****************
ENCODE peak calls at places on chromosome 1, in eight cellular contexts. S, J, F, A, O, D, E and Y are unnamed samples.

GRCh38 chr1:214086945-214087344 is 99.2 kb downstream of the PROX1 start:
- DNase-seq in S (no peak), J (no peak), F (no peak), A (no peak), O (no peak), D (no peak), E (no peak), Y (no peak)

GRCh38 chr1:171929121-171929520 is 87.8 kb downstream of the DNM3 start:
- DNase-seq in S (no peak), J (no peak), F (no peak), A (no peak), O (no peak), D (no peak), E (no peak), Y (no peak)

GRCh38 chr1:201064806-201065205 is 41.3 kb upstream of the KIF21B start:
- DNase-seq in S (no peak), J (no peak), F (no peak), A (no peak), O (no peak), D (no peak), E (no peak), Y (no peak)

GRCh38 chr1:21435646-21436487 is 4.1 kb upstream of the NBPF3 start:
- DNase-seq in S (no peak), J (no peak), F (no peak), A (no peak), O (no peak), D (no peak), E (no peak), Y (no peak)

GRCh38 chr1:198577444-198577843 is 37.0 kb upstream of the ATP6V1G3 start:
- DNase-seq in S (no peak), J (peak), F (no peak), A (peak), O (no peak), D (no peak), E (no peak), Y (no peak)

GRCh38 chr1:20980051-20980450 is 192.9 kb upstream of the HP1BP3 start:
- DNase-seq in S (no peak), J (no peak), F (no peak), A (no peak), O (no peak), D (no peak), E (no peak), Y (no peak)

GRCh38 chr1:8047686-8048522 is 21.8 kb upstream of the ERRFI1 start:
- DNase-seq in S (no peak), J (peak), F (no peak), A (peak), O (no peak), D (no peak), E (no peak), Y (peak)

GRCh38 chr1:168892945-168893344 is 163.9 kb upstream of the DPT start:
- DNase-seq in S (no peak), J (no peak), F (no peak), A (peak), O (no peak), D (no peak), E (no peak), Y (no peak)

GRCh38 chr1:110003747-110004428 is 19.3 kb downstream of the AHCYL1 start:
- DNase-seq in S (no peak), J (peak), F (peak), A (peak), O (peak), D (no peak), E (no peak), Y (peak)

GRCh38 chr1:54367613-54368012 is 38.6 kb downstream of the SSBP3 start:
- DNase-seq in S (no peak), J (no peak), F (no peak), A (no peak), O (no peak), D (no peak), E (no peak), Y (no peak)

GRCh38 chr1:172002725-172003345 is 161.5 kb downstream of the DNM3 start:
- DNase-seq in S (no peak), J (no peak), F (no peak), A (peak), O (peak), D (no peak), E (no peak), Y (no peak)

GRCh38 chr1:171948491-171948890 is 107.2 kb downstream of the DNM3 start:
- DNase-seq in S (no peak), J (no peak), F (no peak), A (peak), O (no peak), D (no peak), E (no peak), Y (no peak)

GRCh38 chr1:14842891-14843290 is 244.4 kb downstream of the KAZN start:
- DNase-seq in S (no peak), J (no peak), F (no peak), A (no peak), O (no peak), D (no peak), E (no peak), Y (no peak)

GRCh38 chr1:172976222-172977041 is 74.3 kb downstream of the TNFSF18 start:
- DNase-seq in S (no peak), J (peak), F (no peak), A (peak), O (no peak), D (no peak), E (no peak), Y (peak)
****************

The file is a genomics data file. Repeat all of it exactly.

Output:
ENCODE peak calls at places on chromosome 1, in eight cellular contexts. S, J, F, A, O, D, E and Y are unnamed samples.

GRCh38 chr1:214086945-214087344 is 99.2 kb downstream of the PROX1 start:
- DNase-seq in S (no peak), J (no peak), F (no peak), A (no peak), O (no peak), D (no peak), E (no peak), Y (no peak)

GRCh38 chr1:171929121-171929520 is 87.8 kb downstream of the DNM3 start:
- DNase-seq in S (no peak), J (no peak), F (no peak), A (no peak), O (no peak), D (no peak), E (no peak), Y (no peak)

GRCh38 chr1:201064806-201065205 is 41.3 kb upstream of the KIF21B start:
- DNase-seq in S (no peak), J (no peak), F (no peak), A (no peak), O (no peak), D (no peak), E (no peak), Y (no peak)

GRCh38 chr1:21435646-21436487 is 4.1 kb upstream of the NBPF3 start:
- DNase-seq in S (no peak), J (no peak), F (no peak), A (no peak), O (no peak), D (no peak), E (no peak), Y (no peak)

GRCh38 chr1:198577444-198577843 is 37.0 kb upstream of the ATP6V1G3 start:
- DNase-seq in S (no peak), J (peak), F (no peak), A (peak), O (no peak), D (no peak), E (no peak), Y (no peak)

GRCh38 chr1:20980051-20980450 is 192.9 kb upstream of the HP1BP3 start:
- DNase-seq in S (no peak), J (no peak), F (no peak), A (no peak), O (no peak), D (no peak), E (no peak), Y (no peak)

GRCh38 chr1:8047686-8048522 is 21.8 kb upstream of the ERRFI1 start:
- DNase-seq in S (no peak), J (peak), F (no peak), A (peak), O (no peak), D (no peak), E (no peak), Y (peak)

GRCh38 chr1:168892945-168893344 is 163.9 kb upstream of the DPT start:
- DNase-seq in S (no peak), J (no peak), F (no peak), A (peak), O (no peak), D (no peak), E (no peak), Y (no peak)

GRCh38 chr1:110003747-110004428 is 19.3 kb downstream of the AHCYL1 start:
- DNase-seq in S (no peak), J (peak), F (peak), A (peak), O (peak), D (no peak), E (no peak), Y (peak)

GRCh38 chr1:54367613-54368012 is 38.6 kb downstream of the SSBP3 start:
- DNase-seq in S (no peak), J (no peak), F (no peak), A (no peak), O (no peak), D (no peak), E (no peak), Y (no peak)

GRCh38 chr1:172002725-172003345 is 161.5 kb downstream of the DNM3 start:
- DNase-seq in S (no peak), J (no peak), F (no peak), A (peak), O (peak), D (no peak), E (no peak), Y (no peak)

GRCh38 chr1:171948491-171948890 is 107.2 kb downstream of the DNM3 start:
- DNase-seq in S (no peak), J (no peak), F (no peak), A (peak), O (no peak), D (no peak), E (no peak), Y (no peak)

GRCh38 chr1:14842891-14843290 is 244.4 kb downstream of the KAZN start:
- DNase-seq in S (no peak), J (no peak), F (no peak), A (no peak), O (no peak), D (no peak), E (no peak), Y (no peak)

GRCh38 chr1:172976222-172977041 is 74.3 kb downstream of the TNFSF18 start:
- DNase-seq in S (no peak), J (peak), F (no peak), A (peak), O (no peak), D (no peak), E (no peak), Y (peak)